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Thank you.

Your gifts to the Milton Fund make Milton exceptional—thank you. Alumni and parents know that a Milton education goes well beyond classroom learning. Through our community engagement program, academic field trips to science labs and museums, club and athletic team travel, and more, our students are exposed, every day, to the world around them. These real-world encounters allow students to test their skills at every turn, preparing them not only for college, but for life.

Your generosity makes it all possible. The stories in this report demonstrate how learning comes to life at Milton for both students and teachers. Thank you for supporting our work.

Todd B. Bland
Head of School


2017–2018 Milton Fund by the numbers








$4.75 million



percent to goal



“I love sitting in a classroom surrounded by students who are so incredibly talented and who push me to be a better student. Milton has pushed me to work harder and think more deeply, and for that, I am so appreciative.”

— Jade-Ashley May ’18


How does $4.75 million make a difference on campus?

clubs and organizations
providing students with opportunities to experience leadership, teamwork, performance and service

classes, seminars and workshops
enjoyed by faculty in support of professional development goals

trips near and far
for competitions, tournaments, conferences, study abroad and community engagement programs, including travel to Spain, France, Greece, Jordan, California, Florida, Louisiana, New Mexico, Nevada and more

offerings in athletics and arts


of students received financial aid
In total, we provided $10.3 million in need-based financial aid—a seven percent increase in financial aid from 2016–2017


of the School’s annual operating budget
is supported by the Milton Fund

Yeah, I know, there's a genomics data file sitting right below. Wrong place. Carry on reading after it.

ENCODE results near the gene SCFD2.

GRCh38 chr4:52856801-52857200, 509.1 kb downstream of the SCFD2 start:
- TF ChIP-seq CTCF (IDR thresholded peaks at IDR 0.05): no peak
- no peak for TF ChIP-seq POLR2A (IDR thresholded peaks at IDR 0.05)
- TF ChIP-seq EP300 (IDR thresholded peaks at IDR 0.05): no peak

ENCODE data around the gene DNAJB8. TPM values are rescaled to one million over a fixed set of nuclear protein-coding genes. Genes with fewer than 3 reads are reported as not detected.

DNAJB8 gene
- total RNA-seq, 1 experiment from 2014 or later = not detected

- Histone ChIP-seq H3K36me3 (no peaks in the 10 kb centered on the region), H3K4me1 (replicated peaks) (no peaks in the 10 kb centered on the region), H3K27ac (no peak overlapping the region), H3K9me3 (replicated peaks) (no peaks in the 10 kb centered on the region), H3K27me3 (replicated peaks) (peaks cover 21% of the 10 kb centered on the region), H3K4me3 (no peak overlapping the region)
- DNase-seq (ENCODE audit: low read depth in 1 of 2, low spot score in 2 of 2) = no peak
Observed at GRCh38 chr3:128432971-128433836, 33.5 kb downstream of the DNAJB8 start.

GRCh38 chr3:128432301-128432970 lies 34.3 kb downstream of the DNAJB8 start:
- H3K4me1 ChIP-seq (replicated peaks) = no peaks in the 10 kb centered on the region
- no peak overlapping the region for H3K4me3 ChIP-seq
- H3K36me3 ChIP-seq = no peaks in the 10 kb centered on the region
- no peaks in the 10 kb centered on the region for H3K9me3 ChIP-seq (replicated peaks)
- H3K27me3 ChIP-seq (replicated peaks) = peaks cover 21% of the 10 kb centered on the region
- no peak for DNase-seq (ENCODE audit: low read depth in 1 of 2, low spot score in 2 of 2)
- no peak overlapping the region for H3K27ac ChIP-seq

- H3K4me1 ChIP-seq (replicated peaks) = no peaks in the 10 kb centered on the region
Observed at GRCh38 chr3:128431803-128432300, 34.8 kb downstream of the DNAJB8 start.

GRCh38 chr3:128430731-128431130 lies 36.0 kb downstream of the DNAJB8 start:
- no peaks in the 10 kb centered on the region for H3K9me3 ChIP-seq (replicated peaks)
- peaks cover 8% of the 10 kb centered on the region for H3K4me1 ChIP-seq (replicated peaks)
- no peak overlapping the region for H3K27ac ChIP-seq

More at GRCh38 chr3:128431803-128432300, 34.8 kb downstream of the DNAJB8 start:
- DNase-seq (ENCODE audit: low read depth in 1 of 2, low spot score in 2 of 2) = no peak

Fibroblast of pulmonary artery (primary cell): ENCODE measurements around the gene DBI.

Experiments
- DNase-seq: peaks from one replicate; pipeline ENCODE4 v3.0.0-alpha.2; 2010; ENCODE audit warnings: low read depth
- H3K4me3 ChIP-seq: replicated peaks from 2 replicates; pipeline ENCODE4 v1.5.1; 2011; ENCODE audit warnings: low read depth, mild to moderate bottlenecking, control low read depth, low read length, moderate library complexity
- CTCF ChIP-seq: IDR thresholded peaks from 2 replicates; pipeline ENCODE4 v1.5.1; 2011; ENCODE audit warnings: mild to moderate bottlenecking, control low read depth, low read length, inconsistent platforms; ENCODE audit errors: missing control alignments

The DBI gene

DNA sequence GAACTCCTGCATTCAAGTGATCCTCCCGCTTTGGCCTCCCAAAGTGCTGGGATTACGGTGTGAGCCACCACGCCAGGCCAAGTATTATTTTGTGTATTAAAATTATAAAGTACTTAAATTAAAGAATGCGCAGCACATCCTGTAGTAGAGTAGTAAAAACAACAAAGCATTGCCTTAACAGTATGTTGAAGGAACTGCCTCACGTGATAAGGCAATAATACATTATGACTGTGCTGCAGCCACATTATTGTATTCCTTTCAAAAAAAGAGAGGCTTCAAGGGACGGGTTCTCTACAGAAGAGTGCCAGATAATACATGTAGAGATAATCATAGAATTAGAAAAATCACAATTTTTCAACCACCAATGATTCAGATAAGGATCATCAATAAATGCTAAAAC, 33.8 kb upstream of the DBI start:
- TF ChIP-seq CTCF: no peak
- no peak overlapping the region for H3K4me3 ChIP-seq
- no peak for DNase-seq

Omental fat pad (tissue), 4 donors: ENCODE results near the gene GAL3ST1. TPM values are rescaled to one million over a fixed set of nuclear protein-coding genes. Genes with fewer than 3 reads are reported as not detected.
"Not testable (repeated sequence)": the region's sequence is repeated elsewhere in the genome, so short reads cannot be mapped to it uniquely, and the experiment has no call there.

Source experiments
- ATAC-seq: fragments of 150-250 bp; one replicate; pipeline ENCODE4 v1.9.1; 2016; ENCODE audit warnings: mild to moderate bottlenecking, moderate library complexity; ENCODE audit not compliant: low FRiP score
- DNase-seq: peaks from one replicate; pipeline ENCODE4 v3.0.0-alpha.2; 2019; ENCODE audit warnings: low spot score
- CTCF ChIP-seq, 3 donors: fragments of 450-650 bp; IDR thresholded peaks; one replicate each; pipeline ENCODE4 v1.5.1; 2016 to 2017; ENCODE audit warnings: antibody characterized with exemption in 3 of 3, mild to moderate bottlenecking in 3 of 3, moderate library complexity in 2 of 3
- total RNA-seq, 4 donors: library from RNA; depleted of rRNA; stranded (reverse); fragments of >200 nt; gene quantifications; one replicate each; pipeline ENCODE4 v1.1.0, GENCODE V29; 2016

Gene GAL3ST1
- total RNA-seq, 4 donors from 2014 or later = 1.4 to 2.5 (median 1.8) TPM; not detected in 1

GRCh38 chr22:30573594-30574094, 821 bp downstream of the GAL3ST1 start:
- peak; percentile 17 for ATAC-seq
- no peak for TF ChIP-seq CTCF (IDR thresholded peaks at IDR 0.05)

“One of the amazing parts of working at Milton is having the opportunity to see students grow through trying new things. The incredible range of resources our students have access to makes this growth possible.”

— Christopher Kane, Director of Financial Aid


Empowering students to lead

Soon after graduating, Merritt Levitan ’13 lost her life to a driver who was texting while driving. She was 18; the driver was 21.

Motivated by pain and loss, Milton students created the TextLess Live More campaign (TLLM) to honor her and raise awareness about the perils of excessive cell phone use. With support from the School and Merritt’s family, TLLM now has national reach. “The distraction problem is universal,” says Isabel Greenberg ’18. “There are upsides to being connected anywhere and anytime, but there are dangerous downsides, too.”

Milton Fund supports student clubs and organizations, and TLLM is just one example. On the first Monday of each month, students encourage their peers to turn off their phones. They distribute light blue rubber bracelets with “TextLess Live More for Merritt” and hold text-free events. Beyond Milton, they advise students at other schools on how to create campaigns, and TLLM recently partnered with Students Against Destructive Decisions (SADD) to reach its 350,000 members.